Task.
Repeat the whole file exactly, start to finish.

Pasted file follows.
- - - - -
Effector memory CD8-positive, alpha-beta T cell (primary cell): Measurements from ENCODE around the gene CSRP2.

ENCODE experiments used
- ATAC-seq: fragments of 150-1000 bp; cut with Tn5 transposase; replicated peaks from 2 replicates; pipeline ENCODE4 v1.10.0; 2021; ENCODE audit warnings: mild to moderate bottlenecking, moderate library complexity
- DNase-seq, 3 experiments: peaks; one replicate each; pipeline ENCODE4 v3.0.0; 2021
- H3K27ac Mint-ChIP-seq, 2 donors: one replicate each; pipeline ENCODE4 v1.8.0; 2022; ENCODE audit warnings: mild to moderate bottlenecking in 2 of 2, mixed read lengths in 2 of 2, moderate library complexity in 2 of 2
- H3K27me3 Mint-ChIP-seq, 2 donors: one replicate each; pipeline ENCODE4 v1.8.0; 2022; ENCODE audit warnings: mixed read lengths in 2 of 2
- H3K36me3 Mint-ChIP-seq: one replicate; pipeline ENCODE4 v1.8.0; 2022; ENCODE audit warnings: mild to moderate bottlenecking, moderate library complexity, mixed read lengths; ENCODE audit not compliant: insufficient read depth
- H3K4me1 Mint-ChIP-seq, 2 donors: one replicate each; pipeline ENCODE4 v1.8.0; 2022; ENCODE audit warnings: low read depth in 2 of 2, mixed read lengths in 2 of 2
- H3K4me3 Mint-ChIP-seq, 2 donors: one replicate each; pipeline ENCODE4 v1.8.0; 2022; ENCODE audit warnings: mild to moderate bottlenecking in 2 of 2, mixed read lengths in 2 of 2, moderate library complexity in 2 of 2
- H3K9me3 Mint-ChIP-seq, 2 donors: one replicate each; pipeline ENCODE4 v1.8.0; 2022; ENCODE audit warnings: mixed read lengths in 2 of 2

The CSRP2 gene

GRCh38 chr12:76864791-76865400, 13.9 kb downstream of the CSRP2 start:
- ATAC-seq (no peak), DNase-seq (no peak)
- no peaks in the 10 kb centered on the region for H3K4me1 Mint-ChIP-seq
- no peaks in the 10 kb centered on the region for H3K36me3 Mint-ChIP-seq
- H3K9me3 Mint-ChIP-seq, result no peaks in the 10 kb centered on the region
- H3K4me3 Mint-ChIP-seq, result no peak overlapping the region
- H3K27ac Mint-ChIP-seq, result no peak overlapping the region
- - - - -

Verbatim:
Effector memory CD8-positive, alpha-beta T cell (primary cell): Measurements from ENCODE around the gene CSRP2.

ENCODE experiments used
- ATAC-seq: fragments of 150-1000 bp; cut with Tn5 transposase; replicated peaks from 2 replicates; pipeline ENCODE4 v1.10.0; 2021; ENCODE audit warnings: mild to moderate bottlenecking, moderate library complexity
- DNase-seq, 3 experiments: peaks; one replicate each; pipeline ENCODE4 v3.0.0; 2021
- H3K27ac Mint-ChIP-seq, 2 donors: one replicate each; pipeline ENCODE4 v1.8.0; 2022; ENCODE audit warnings: mild to moderate bottlenecking in 2 of 2, mixed read lengths in 2 of 2, moderate library complexity in 2 of 2
- H3K27me3 Mint-ChIP-seq, 2 donors: one replicate each; pipeline ENCODE4 v1.8.0; 2022; ENCODE audit warnings: mixed read lengths in 2 of 2
- H3K36me3 Mint-ChIP-seq: one replicate; pipeline ENCODE4 v1.8.0; 2022; ENCODE audit warnings: mild to moderate bottlenecking, moderate library complexity, mixed read lengths; ENCODE audit not compliant: insufficient read depth
- H3K4me1 Mint-ChIP-seq, 2 donors: one replicate each; pipeline ENCODE4 v1.8.0; 2022; ENCODE audit warnings: low read depth in 2 of 2, mixed read lengths in 2 of 2
- H3K4me3 Mint-ChIP-seq, 2 donors: one replicate each; pipeline ENCODE4 v1.8.0; 2022; ENCODE audit warnings: mild to moderate bottlenecking in 2 of 2, mixed read lengths in 2 of 2, moderate library complexity in 2 of 2
- H3K9me3 Mint-ChIP-seq, 2 donors: one replicate each; pipeline ENCODE4 v1.8.0; 2022; ENCODE audit warnings: mixed read lengths in 2 of 2

The CSRP2 gene

GRCh38 chr12:76864791-76865400, 13.9 kb downstream of the CSRP2 start:
- ATAC-seq (no peak), DNase-seq (no peak)
- no peaks in the 10 kb centered on the region for H3K4me1 Mint-ChIP-seq
- no peaks in the 10 kb centered on the region for H3K36me3 Mint-ChIP-seq
- H3K9me3 Mint-ChIP-seq, result no peaks in the 10 kb centered on the region
- H3K4me3 Mint-ChIP-seq, result no peak overlapping the region
- H3K27ac Mint-ChIP-seq, result no peak overlapping the region